‘In the end, they realised that sometimes the feature doesn’t make sense from a customer point of view. In the end, we want to be able to answer the customer's needs. We don’t want to develop a perfect feature and nobody is using it.’
Today, there is much more alignment across all the teams at Cityscoot, and the customer is the centre of the whole strategy.
Have Customer Expectations Changed In Your Industry Over The Past Few Years?
Plas has certainly noticed customer expectations change in recent years. She points to two main ways in which they have.
‘The first one is due to covid and the globalisation of the home office. People have changed their habits, and it has had a huge impact on the whole mobility sector,’ she says. ‘They maybe use us less. But when they use us, they want to have a perfect experience.’
‘Also, for Cityscoot especially, competition came,’ she adds. ‘Customers became more price-sensitive, more demanding on proximity. If you have a competitor moped just next to you, you don’t want to walk ten minutes just to grab a Cityscoot.’
Personalisation is also a big factor.
‘They really care about having a unique experience,’ Plas says. ‘New users may be less loyal. So you need to constantly adapt your product and your service to be able to answer to these new habits.’
How Have You Maintained Your CX Strategy During A Period Of Such Significant Growth?
For Plas, the key way they have managed to maintain their CX strategy while undergoing such significant growth is by making internal changes. These changes were informed by listening to their customers.
One big change came with the rollout of subscriptions to the service.
Until recently, the brand had prided itself on offering the service without any subscription, giving the customers the freedom to ride a moped whenever they want.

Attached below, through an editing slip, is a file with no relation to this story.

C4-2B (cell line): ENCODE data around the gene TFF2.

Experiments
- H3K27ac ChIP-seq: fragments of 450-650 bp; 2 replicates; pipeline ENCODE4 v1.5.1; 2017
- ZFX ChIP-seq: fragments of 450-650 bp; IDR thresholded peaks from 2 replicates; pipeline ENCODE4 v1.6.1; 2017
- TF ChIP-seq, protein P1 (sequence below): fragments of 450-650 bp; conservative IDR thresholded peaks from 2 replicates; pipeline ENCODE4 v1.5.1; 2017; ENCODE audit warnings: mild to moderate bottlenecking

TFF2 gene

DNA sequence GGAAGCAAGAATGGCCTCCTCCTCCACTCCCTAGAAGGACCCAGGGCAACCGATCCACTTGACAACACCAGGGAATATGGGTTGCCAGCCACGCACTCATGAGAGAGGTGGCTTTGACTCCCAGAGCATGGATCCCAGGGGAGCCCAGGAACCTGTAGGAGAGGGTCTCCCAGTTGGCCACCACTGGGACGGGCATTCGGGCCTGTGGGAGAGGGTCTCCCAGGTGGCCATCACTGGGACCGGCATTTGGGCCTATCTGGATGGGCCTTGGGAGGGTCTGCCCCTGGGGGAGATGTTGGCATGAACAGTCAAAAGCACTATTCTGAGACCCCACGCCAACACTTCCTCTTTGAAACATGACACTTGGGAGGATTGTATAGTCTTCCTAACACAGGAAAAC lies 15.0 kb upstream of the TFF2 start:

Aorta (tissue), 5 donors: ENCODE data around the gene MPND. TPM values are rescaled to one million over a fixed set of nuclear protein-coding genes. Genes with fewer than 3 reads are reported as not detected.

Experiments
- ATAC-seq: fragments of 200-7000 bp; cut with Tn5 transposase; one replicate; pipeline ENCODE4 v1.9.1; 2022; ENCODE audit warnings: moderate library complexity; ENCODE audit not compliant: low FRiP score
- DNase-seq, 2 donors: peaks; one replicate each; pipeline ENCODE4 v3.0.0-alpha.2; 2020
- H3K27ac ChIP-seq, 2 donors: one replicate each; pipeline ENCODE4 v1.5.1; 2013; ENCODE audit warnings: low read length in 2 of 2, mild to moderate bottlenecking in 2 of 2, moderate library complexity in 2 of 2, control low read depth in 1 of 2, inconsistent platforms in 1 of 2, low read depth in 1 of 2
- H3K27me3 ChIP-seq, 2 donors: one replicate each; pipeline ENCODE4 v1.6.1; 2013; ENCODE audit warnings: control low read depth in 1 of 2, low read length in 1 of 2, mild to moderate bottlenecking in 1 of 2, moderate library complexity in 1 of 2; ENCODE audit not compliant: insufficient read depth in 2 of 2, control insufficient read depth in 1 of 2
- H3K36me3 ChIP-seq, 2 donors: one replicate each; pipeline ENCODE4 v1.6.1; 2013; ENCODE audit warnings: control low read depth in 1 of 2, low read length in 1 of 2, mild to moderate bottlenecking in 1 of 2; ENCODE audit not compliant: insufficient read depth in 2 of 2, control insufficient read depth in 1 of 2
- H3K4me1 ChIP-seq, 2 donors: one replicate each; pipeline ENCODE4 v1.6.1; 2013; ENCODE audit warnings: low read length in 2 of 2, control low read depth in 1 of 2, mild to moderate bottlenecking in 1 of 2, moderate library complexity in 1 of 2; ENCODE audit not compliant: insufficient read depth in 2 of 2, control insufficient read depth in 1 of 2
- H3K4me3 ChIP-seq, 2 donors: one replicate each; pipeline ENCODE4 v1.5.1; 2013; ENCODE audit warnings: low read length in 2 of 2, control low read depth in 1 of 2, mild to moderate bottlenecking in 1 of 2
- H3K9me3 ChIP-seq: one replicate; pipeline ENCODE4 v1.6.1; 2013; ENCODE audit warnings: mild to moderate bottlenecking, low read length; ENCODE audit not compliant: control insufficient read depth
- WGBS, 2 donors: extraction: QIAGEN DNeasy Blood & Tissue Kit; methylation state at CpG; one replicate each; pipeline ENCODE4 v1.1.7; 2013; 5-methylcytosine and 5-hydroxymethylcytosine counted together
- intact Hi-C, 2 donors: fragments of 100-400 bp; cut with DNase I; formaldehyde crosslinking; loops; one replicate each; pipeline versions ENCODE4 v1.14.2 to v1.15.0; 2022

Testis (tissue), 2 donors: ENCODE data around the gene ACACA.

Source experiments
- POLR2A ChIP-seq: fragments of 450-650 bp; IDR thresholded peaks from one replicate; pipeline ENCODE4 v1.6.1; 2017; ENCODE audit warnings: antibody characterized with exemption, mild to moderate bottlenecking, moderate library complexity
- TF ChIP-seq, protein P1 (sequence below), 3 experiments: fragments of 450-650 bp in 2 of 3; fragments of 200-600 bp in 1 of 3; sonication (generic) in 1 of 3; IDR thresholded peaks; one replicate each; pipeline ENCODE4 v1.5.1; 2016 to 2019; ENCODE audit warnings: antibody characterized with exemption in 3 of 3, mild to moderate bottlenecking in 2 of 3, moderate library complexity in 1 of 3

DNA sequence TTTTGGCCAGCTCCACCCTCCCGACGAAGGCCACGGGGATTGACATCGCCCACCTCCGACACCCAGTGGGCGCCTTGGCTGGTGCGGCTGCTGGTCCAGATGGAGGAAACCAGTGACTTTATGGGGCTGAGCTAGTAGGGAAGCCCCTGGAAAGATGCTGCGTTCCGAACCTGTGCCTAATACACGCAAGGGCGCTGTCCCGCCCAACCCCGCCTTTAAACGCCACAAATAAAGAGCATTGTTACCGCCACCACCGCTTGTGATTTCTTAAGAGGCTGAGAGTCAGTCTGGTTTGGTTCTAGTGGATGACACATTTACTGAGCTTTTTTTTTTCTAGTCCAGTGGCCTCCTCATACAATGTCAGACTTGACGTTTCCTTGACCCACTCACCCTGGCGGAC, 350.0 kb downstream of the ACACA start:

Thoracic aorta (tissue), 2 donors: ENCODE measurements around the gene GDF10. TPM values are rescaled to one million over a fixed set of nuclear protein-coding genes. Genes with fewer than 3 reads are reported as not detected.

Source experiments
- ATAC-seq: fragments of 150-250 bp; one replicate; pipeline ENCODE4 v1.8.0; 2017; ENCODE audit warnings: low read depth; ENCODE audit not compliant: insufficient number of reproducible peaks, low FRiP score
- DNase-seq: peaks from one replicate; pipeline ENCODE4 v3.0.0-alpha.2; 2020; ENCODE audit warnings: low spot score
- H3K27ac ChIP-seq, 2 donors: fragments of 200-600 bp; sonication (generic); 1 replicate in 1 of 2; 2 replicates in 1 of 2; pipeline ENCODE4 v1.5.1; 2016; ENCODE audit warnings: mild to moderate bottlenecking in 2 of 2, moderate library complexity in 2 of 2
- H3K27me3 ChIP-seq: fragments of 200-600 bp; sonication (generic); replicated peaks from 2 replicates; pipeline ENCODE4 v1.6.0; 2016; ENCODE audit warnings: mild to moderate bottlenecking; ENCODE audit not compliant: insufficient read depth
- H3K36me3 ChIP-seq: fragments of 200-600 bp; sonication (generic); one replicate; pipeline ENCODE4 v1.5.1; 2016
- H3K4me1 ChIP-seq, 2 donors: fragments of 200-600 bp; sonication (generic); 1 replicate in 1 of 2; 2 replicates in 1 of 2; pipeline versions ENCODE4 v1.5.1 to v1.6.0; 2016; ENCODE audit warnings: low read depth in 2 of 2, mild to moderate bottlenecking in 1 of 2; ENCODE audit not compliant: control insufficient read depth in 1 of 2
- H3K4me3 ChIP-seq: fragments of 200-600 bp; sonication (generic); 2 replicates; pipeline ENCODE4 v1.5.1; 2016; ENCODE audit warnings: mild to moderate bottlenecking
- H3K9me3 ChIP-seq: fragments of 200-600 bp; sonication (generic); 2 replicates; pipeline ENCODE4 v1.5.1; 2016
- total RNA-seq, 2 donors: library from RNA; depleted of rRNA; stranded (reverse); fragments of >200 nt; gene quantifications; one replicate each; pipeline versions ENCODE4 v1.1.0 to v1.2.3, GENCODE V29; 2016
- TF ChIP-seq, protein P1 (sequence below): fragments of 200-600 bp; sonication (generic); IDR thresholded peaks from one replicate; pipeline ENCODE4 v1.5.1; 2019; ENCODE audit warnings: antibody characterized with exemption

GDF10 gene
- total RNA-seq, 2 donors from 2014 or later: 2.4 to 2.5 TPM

But after collecting consumer data, they found users preferred to commit to a subscription to ensure they have access to the service. This was largely due to fees for private motorcycle ownership in Paris becoming very expensive.
Cityscoot launched a subscription within 2 months after realising this, and the results have been very positive.
‘Two years ago, it wouldn’t even be possible to think about a subscription,’ Plas adds. ‘You really need to adapt to the customer demand.’
Why Do You Think Customer Loyalty Is Declining In Ridesharing?
Plas is quite clear about declining customer loyalty.
‘In the rideshare industry, there are two key factors to make customers convert,’ she says. ‘You have the price and the ETA (how fast the driver will come).’
While Uber was initially the clear market leader, competitors have caught up, and users have quickly gotten used to using multiple apps. Simply put, this means they can compare prices and ETA in real time. This gives customers the flexibility to hop between different brands, so driving loyalty is increasingly difficult.
What Do You Think Are The Unique Challenges In The Industry?
We’ve already heard about how competitive the rideshare industry is. Plas highlights that Cityscoot has direct and indirect competitors – across ridesharing brands, bike providers, and other moped/scooter hire schemes.
She points to the fact that no customer uses only your service. Brands operating in the industry have to become a strong partner of their customers by offering a strong loyalty program, strong brand identity, and a strong community.
What Are The Key Features Of A Loyalty Program?
Plas reflects on her time working at FREE NOW and the discovery that their customers didn’t expect the same things at the same moment.
They found that young people wanted instant gratification and instant discounts, while older people wanted to feel special, to be VIP members of the brand community – with added personalisation and gamification.
Are There Any Other Big Challenges In Ridesharing, And How Do You Plan On Meeting These Challenges?
Plas foresees a number of changes on the horizon. She anticipates that while there are a lot of actors in the market currently, only two or three will survive – with partnerships and buyouts occurring between brands.
Plas also notes that cities are increasing regulation in the market, which means that rideshare companies need to be reactive and adaptive to new local constraints.
In light of these challenges, Cityscoot is already working on intra-industry partnerships with Uber and others to ensure their mopeds are available in more apps.
Plas anticipates that Cityscoot’s future will inevitably be multi-model, and that to succeed, they’ll need to be prepared to continue to answer to customers and the needs of the respective cities they are operating in.
It’s only by doing this that ridesharing companies are likely to be successful in the months and years ahead.
Watch The Cityscoot Women Of CX Webinar Again